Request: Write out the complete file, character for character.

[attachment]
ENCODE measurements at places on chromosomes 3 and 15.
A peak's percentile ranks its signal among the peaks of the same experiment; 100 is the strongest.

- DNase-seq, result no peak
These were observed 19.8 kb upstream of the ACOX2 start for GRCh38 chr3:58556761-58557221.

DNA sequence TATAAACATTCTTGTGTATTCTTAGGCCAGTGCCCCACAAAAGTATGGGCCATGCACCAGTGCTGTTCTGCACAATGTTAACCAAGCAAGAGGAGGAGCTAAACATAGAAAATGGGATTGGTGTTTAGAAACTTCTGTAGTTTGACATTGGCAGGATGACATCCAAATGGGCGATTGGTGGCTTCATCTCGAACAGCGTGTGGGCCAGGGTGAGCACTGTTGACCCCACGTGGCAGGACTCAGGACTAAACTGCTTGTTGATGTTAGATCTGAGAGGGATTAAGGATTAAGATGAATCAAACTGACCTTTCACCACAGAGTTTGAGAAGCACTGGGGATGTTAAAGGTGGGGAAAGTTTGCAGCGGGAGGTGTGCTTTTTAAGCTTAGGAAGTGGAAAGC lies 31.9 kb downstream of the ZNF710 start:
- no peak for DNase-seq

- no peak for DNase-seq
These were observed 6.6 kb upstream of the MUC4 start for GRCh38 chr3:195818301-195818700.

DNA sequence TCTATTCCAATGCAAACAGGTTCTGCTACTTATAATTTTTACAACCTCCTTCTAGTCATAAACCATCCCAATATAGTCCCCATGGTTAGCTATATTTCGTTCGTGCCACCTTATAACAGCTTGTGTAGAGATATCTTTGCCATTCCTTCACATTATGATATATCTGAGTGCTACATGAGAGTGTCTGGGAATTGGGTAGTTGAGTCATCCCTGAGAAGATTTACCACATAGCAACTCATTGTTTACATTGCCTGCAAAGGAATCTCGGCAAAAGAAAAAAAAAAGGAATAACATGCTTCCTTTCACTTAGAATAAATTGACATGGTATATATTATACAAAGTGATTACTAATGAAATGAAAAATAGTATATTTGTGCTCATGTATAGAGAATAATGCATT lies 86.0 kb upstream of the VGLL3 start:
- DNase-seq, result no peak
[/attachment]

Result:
ENCODE measurements at places on chromosomes 3 and 15.
A peak's percentile ranks its signal among the peaks of the same experiment; 100 is the strongest.

- DNase-seq, result no peak
These were observed 19.8 kb upstream of the ACOX2 start for GRCh38 chr3:58556761-58557221.

DNA sequence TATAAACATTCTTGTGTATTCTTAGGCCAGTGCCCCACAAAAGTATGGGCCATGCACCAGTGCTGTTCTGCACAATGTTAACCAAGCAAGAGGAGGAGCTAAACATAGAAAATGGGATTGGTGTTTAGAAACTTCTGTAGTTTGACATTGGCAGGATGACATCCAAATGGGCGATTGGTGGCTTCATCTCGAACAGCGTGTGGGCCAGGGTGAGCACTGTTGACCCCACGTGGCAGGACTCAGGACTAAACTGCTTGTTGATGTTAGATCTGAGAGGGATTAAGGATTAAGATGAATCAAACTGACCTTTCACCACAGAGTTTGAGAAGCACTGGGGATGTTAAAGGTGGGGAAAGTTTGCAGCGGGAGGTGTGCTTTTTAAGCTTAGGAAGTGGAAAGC lies 31.9 kb downstream of the ZNF710 start:
- no peak for DNase-seq

- no peak for DNase-seq
These were observed 6.6 kb upstream of the MUC4 start for GRCh38 chr3:195818301-195818700.

DNA sequence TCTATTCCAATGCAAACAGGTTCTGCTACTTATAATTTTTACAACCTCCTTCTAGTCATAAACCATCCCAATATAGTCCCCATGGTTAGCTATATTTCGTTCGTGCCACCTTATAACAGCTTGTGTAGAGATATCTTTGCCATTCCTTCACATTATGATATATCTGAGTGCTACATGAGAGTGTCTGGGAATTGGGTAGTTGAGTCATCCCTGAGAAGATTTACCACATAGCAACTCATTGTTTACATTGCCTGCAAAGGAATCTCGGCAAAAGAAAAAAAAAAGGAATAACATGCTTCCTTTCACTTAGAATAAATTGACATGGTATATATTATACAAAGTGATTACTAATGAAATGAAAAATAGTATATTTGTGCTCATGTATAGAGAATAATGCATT lies 86.0 kb upstream of the VGLL3 start:
- DNase-seq, result no peak